But it's difficult to write a 30-second promo selling a pragmatic philosophy or a moral conflict. 30-second promos have to grab you quickly and make sure you're paying attention. As such, the UPN promos for “Star Trek: Voyager” ratcheted up the drama, selling “Voyager” episodes as all equally action-packed. Indeed, the same “action” music was used in most of said promos, turning “Voyager” into an adventure show into a series about fights, murder, and close calls. To be fair, there were fights, murders, and close calls aplenty in “Voyager,” but they occurred at a much more languid clip than the 30-second promos would have you believe.
The need to sound action-packed even led to a few “Voyager” promos that were intentionally misleading. In the promo for the show's 12th episode “Heroes and Demons,” The Doctor (Robert Picardo) had to journey onto the ship's holodeck to investigate an alien phenomenon that was turning crew members into energy. The episode uses a lot of imagery from Beowulf. The editing of the promo made it look like the entire crew was involved in a medieval fight scenario. In actuality, there were far more scenes of Picardo waving a scanner at some special effects.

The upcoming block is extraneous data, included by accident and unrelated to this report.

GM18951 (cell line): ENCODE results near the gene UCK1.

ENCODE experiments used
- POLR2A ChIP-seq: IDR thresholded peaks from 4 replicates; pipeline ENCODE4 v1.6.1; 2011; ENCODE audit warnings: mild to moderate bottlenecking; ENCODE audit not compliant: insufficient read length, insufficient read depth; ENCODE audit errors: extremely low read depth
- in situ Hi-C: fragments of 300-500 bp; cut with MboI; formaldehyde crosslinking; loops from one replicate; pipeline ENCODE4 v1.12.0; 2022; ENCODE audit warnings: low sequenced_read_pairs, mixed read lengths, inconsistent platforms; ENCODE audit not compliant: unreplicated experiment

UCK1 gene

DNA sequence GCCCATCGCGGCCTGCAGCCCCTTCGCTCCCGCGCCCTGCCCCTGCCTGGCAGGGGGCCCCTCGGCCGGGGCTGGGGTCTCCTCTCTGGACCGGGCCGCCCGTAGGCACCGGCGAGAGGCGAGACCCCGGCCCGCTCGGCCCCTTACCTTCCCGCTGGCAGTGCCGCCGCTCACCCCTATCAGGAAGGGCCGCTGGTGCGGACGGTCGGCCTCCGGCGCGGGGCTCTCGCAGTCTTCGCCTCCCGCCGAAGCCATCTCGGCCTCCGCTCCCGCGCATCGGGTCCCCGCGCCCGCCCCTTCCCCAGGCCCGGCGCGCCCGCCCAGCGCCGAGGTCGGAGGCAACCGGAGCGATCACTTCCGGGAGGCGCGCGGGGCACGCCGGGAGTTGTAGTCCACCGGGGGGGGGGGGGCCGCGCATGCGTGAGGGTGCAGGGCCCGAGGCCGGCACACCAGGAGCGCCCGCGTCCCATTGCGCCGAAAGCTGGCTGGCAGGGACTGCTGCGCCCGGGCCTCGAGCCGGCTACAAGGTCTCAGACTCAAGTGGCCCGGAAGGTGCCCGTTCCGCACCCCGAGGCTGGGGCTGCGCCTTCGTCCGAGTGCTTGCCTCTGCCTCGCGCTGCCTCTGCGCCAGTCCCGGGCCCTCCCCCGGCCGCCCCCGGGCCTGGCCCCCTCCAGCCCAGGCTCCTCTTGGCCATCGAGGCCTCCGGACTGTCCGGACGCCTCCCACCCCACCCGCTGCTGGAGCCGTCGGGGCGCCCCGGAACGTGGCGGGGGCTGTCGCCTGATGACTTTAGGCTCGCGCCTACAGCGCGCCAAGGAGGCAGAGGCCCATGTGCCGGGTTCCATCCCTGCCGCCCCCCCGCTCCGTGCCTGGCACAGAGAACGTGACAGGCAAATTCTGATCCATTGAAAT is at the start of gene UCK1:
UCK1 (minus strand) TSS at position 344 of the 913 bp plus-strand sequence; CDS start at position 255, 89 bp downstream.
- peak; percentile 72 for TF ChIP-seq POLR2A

The promos lie about stakes and scenarios often. In the promo for “Pathfinder,” LaFontaine declares that “'Star Trek: The Next Generation' and 'Voyager' are joining forces!” In your mind, you already have an “Avengers”-like mashup of all the characters from both sharing the screen at the same time. In actuality, The Doctor was shunted into the Alpha Quadrant by Reg Barclay (Dwight Schultz) who was still getting visits from Commander Troi (Marina Sirtis). That's it. No “joining forces.” Just a fun crossover. LaFontaine, however, cannot promote an episode by saying merely “A fun, but minor, crossover event.”
The writers of these promos seemed especially lost when talking up the romantic or comedic episodes. The character of Q (John de Lancie) was a roguish trickster god who loved to toy with the crew, and who could undo any peril any character might be in at any moment. The crew always had to outwit or simply argue with Q until he gave up or gained a modicum of respect for their wishes. “Fighting” Q in the conventional sense wasn't part of the show's makeup. And yet, the promo for the episode “Death Wish” made it seems as if all life hung in the balance, and that the crew might have an actual physical altercation with a god.